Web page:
This presentation first analyses the historical move, and its underlying political meaning, which modified the role of secrecy towards third-parties in international negotiation. An evident norm from the Renaissance, secrecy could veil both the negotiation process and outcome. It was then contested from the Enlightenment to Wilson’s ambition of an open diplomacy. In contemporary times, an injunction of transparency gradually exposes negotiation arenas and their processes. Following this perspective, this research examines from the viewpoint of negotiation theories the justifications, risks and consequences of secrecy and transparency towards third-parties. It demonstrates that the latter constitute a dilemma: neither can permanently exclude the other in the negotiator’s strategy: in a nutshell, secrecy and transparency towards third-parties constitute a tension – as the literature puts it – between efficiency of the process and legitimacy of the outcome.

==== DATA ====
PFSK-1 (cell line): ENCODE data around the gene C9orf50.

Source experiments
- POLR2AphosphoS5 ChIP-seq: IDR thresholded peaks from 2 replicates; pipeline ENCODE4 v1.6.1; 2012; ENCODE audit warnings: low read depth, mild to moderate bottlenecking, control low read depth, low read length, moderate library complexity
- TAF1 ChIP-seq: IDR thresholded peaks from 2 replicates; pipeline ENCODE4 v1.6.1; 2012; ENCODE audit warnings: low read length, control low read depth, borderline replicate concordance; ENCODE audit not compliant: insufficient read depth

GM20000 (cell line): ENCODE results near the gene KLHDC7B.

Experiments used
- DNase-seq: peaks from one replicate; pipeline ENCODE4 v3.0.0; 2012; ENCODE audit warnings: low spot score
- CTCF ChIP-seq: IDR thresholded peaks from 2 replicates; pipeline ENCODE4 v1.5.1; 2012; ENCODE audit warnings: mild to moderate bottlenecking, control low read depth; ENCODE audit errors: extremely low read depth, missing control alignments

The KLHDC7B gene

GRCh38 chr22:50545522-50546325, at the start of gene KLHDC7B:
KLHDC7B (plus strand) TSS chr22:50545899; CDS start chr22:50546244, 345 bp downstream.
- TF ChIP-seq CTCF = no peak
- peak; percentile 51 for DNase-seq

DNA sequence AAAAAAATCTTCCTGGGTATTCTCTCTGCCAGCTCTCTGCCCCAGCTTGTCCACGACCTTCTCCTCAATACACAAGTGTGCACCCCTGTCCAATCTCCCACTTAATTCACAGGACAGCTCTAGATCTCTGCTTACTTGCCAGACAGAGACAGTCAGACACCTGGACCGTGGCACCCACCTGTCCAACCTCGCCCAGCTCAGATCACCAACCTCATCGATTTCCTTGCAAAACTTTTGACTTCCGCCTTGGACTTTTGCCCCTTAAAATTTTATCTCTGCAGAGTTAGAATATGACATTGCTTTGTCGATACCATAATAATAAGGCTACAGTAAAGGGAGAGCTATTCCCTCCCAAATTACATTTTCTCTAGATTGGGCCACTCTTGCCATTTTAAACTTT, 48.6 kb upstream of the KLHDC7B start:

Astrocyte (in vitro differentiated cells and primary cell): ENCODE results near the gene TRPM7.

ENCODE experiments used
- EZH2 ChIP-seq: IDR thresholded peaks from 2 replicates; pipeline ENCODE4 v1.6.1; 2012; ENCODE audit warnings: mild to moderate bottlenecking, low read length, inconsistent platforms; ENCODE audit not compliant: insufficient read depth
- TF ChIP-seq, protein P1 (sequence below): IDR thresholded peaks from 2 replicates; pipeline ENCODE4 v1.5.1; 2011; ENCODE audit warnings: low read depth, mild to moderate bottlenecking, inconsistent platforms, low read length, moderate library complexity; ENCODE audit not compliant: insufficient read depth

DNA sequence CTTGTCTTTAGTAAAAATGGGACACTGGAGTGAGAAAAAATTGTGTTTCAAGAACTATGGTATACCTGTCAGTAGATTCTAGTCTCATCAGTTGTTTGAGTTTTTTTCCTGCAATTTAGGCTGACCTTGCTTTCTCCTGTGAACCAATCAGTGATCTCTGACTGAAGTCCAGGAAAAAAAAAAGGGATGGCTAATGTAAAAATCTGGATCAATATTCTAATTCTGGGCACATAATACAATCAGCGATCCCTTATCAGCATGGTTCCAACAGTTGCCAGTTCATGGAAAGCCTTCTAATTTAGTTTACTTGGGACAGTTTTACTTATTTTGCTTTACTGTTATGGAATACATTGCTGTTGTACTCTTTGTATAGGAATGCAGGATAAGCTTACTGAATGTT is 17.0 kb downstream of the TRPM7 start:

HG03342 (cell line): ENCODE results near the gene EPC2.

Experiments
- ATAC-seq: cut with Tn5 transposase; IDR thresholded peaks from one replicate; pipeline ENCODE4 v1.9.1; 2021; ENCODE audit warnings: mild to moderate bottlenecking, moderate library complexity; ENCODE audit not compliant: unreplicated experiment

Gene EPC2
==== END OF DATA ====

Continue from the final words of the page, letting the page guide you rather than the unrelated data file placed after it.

COLSON, A. (2007). La négociation internationale au risque de la transparence : rôles et figures du secret envers des tiers. Dans: Actes de la 3ème Biennale Internationale de la Négociation. Risques et négociation : recherche et applications. Chambre de Commerce et d’Industrie de Paris.